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Somalia: ICRC warns of worsening humanitarian situation in central region

24-02-2009 Operational Update No 02/09

The humanitarian situation in the central region of Galgadud, north of the capital Mogadishu, is among the worst in Somalia: the plight of thousands of displaced people is compounded by severe drought. The ICRC provides more than 100,000 people with shelter, water and medical care.

 

 A population in distress  

Nearly two decades of conflict, poor security conditions and widespread lawlessness continue to exacerbate the humanitarian crisis in Somalia. In addition, recurrent droughts and high food and fuel prices contribute to food insecurity and high malnutrition rates in many areas. Millions of Somalis continue to depend on humanitarian assistance.

In the central region of Galgadud, several thousand people had to flee their homes earlier this year because of heavy fighting. Severe drought has further aggravated the situation for the displaced and residents alike. Families have inadequate shelter. They are short of water and may run out of food soon.

 
  ©ICRC / so-e-00424    
 
Somali Red Crescent volunteers distribute relief items to displaced families.    
     

" We fled from Mogadishu two years ago and when we arrived in Dusamareb [the capital of the central region ] we were hoping for a better life. But then we started suffering from the drought and now the conflict has followed us. We had to leave town and we will not go back in the near future. There is nothing to go back to, " said Faduma Mahmud, an elderly woman who has been displaced with her entire family.

 Emergency aid  

Working with the Somali Red Crescent Society, the ICRC has distributed essential household items to about 72,000 people in the Galgadud region. The items included shelter material, kitchen sets, clothes for adults and children, mats, blankets and jerrycans.

In December, the ICRC and the Red Crescent had already provided full food rations of rice, beans and vegetable oil to displaced people and residents in the central region.

 Improving water resources  

 

The drought in the central region and the lack of security have aggravated an already appalling humanitarian situation. Displaced families are severely affected by the lack of water. Most have found refuge in remote places far from water points and have to walk hours to reach wells and boreholes.

   
  ©ICRC / so-e-00423    
 
ICRC delivering water to civilians.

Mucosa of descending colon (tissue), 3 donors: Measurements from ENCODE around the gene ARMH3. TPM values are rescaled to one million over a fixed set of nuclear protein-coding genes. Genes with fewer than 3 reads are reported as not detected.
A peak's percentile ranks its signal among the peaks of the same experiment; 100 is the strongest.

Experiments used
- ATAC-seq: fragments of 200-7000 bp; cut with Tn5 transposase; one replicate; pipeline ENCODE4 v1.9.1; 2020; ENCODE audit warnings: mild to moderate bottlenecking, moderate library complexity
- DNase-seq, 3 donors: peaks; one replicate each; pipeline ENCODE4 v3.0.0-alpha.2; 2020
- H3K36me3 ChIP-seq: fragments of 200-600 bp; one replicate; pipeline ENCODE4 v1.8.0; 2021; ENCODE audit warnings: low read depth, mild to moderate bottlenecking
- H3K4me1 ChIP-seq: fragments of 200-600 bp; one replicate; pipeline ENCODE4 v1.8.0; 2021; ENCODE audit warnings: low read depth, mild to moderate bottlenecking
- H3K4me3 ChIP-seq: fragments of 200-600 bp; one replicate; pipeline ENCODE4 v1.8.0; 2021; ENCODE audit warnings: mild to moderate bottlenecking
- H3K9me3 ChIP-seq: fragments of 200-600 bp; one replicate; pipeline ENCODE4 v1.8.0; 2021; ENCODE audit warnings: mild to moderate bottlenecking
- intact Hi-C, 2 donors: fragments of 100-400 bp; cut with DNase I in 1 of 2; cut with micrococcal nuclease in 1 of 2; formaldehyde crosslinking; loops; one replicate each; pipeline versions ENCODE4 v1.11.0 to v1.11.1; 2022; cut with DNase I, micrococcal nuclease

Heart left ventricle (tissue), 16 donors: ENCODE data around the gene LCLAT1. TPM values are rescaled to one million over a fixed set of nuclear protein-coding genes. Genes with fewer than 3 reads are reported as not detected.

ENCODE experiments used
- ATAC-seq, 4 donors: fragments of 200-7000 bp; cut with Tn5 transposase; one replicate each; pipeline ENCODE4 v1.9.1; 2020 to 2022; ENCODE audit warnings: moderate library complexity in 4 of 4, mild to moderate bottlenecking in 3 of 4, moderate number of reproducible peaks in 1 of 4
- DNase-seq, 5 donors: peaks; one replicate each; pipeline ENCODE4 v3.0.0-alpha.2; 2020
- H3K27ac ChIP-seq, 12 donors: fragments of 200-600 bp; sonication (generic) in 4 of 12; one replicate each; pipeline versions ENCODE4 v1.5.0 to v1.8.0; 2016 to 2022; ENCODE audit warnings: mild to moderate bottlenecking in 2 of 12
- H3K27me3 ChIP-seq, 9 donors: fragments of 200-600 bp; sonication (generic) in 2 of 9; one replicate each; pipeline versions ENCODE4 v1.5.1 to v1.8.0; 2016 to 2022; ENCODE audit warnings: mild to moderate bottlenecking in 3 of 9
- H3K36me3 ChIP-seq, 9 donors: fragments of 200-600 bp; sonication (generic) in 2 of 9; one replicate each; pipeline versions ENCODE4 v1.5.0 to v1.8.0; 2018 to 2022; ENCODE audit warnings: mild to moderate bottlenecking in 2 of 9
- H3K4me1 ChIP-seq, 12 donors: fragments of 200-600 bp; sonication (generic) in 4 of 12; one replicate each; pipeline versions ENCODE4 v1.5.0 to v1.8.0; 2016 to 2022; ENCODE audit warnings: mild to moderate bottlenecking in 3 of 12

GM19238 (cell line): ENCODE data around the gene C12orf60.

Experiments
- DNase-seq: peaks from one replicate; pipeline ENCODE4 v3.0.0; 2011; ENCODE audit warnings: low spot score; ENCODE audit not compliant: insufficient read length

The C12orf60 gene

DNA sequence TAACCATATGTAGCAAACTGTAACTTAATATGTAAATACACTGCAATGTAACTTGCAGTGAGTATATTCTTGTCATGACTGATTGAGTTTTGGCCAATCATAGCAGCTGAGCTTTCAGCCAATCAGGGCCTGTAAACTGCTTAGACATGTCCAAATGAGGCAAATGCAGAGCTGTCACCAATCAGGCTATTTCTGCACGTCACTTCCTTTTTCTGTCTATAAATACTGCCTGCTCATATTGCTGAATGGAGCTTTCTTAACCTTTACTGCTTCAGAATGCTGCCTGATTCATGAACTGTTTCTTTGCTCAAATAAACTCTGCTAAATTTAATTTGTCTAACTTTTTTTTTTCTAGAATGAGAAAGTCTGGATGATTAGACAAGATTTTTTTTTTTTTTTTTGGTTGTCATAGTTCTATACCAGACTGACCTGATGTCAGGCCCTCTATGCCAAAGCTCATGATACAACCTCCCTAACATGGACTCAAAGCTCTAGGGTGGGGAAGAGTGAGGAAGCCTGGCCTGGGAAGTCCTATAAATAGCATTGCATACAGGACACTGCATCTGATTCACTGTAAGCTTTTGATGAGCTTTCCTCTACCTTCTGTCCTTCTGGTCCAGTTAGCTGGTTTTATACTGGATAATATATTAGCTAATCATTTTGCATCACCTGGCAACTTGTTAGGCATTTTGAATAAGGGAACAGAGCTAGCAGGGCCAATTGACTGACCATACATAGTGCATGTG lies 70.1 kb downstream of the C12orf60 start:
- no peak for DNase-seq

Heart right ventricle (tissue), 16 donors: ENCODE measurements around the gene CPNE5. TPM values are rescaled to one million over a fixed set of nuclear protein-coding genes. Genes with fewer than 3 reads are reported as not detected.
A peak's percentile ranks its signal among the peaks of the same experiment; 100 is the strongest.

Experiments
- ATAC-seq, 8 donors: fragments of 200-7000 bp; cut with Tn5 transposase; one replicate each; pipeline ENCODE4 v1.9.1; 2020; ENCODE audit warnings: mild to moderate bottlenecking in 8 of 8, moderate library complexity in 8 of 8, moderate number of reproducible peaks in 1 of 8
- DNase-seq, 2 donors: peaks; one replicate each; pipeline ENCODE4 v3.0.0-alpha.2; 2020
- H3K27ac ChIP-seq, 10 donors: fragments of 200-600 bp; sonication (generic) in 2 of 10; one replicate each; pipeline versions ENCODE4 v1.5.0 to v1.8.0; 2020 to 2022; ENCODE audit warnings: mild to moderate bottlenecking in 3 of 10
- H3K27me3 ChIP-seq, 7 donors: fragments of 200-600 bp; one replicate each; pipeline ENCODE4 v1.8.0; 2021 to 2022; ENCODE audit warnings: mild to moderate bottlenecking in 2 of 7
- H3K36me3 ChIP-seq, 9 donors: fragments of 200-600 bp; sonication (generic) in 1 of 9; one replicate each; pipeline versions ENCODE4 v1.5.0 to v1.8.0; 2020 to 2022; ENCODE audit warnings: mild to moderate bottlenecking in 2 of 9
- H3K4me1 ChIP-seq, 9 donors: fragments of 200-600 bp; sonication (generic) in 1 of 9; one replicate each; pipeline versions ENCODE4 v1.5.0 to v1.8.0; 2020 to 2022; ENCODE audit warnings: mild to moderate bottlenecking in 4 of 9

" The displaced people are exhausted, " said Pascal Mauchle, head of the ICRC's Somalia delegation. " Many cannot even find a tree to protect them from the blazing sun. They sit in the open, without shelter, and struggle every day to survive in the harsh conditions. "

At the end of January, the ICRC started a major water supply operation in the region. It installed 10 water reservoirs close to major settlements of the displaced and began delivering water by truck to 60 different locations for an estimated 72,000 people.

 Supporting medical facilities  

Somalia lacks medical facilities able to cope with large influxes of wounded people and provide adequate care for the victims of violence.

The ICRC provided several facilities in the central region with dressing kits and other medical items to treat and stabilize the wounded before they are transferred to the ICRC-supported Keysaney and Medina Hospitals in Mogadishu, where over 360 wounded people have been treated since the beginning of the year.

" The medical facilities and hospitals accept all patients, regardless of their clan, religious or political background, " said Valery Sasin, who coordinates the ICRC's health activities in Somalia.

 The ICRC in Somalia  

The ICRC has been working in Somalia since 1977. It focuses on providing emergency aid to people directly affected by armed conflict, often in combination with natural disasters, and runs extensive first-aid, basic health-care and other medical programmes to treat the wounded and sick. It also carries out agricultural and water projects designed to improve the economic security of vulnerable communities over the medium term. It works closely with and supports the development of the Somali Red Crescent Society.

 
For further information, please contact:
  Pedram Yazdi, ICRC Somalia, tel. +254 20 272 3963 or +254 722 518 142
  Nicole Engelbrecht, ICRC Nairobi, tel. +254 20 272 3963 or + 254 722 512 728
  Anna Schaaf, ICRC Geneva, tel. +41 22 730 2271 or +41 79 217 32 17
  For recent TV news footage or photos, please contact Pedram Yazdi